I took a deep breath when I heard the announcement: Our school wanted to emphasize open-ended questions in all classes. Teachers would spend less time asking questions that could be answered with a simple term or a “true/false,” as is the case with closed-ended questions, and instead had to implement more questions designed to assess how well students could describe a process or apply knowledge to write out a more thorough and often subjective passage.
That seemed like a scary situation for my English language learners at first, but then I realized what a great opportunity this was for my students to practice speaking and writing if they could overcome their fears of making mistakes. To make that happen, I had to demystify what the types of questions were.
First, I made it clear that I expected my students to not be exempted from the open-ended question assignments. Many teachers are hesitant to offer these to language learners; this hesitancy may be based in concern, but avoiding such questions may have the unintentional effect of making students unaccustomed to answering questions about abstract reasoning that native speakers often receive (Himmele & Himmele, 2009). As long as the subject teachers didn’t expect impeccable grammar and flawless spelling, I was confident even my lower-intermediate students could get their points across.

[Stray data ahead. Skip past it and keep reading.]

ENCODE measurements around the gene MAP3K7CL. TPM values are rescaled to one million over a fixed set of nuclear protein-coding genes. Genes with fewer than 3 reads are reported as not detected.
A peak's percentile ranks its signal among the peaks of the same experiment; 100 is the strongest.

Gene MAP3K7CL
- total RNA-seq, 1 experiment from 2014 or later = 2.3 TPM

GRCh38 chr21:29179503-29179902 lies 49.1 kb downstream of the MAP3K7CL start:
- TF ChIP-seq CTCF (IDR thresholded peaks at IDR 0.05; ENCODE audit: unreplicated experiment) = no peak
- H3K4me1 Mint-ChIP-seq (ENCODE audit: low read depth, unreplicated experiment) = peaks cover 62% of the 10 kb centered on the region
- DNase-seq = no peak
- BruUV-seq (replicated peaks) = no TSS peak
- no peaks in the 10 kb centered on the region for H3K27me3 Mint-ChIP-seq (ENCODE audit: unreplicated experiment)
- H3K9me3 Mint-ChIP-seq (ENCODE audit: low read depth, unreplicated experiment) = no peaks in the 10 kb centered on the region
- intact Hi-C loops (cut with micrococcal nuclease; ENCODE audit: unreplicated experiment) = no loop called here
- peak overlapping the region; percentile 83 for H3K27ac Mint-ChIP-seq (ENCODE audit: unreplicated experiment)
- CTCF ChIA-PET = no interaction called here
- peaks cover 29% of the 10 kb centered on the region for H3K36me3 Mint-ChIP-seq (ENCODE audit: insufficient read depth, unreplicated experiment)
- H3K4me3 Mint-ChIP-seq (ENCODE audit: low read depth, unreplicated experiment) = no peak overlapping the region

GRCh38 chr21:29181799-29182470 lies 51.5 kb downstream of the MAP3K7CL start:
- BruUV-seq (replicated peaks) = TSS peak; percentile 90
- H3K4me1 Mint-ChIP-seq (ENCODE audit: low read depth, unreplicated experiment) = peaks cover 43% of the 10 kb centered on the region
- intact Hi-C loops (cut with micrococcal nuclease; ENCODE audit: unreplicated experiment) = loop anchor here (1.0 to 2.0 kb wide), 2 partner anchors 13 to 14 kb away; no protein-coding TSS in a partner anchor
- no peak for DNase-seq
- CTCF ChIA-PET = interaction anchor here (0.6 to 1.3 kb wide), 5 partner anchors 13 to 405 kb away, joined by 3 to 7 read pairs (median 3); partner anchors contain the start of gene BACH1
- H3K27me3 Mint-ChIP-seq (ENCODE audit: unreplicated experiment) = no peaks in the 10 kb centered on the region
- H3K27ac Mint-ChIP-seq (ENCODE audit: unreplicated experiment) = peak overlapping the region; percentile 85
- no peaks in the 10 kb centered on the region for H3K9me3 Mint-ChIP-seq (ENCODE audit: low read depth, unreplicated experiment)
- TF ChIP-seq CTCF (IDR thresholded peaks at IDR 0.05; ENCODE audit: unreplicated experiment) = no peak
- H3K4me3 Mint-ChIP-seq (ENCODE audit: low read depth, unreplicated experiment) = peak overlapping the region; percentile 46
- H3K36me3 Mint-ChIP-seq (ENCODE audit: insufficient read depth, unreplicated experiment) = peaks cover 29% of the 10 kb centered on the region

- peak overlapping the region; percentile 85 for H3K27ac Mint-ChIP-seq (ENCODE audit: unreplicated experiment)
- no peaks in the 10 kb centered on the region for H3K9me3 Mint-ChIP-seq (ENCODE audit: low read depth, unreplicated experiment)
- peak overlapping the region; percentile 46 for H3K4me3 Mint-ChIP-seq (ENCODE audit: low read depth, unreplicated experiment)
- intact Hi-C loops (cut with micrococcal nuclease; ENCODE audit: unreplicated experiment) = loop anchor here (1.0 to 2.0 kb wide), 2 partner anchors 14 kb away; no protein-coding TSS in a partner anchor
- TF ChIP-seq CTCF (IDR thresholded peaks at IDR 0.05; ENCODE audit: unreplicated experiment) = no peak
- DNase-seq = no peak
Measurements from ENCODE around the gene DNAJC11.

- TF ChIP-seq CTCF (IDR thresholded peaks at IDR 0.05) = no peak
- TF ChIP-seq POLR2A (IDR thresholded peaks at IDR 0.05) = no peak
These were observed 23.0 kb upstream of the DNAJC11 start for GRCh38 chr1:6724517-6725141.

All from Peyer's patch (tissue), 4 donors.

The next step was to make sure students knew about this change. I made the difference between closed-ended and open-ended questions a theme for my next few assignments. Their reading assignments had some clearly marked closed-ended questions, where they had to find a specific fact or detail, with open-ended questions at the beginning to activate prior knowledge and at the end to assess understanding. In effect, I tried to show students that the goal of the open-ended questions was to explore ideas and make connections without actually telling them that (Black, Harrison, Lee, Marshal, & William, 2003).
Once students knew they couldn’t always find the answer to open-ended questions directly in the texts, I focused on how to answer them. This came down to reading the question closely to see what was being asked and how much support the teacher wanted. I started with short rubrics for opinion-based questions that put emphasis on the need to support an idea—I didn’t care what the idea or opinion was, as long as it was relevant to the question and supported. After that, we moved into more analytical questions, where students had to find facts in a passage to support what they thought and why.
When possible, I put the rubrics right next to the question (usually right below it) so my students could see them easily and know what I wanted. These included how many points of support, what grammatical forms I wanted to see done correctly, and the length for this particular answer. I specifically went through each point and noted what they did right or wrong while grading the work.
After a few weeks, I saw my students’ abilities to think beyond the blank space on the answer sheet improve noticeably. They started giving me more thorough answers to meet my expectations and took some chances expressing different thoughts with supported reasons. I like to think that will do more for their language development in the long-term than just circling letters for multiple-choice questions.
Black, P., Harrison, C., Lee, C., Marshall, B., & Wiliam, D. (2003). Assessment for learning: Putting it into practice. New York, NY: Open University Press.
Himmele, P., & Himmele, W. (2009). The language-rich classroom: A research-based framework for teaching English language learners (1st ed.). Florence, KY: Heinle ELT.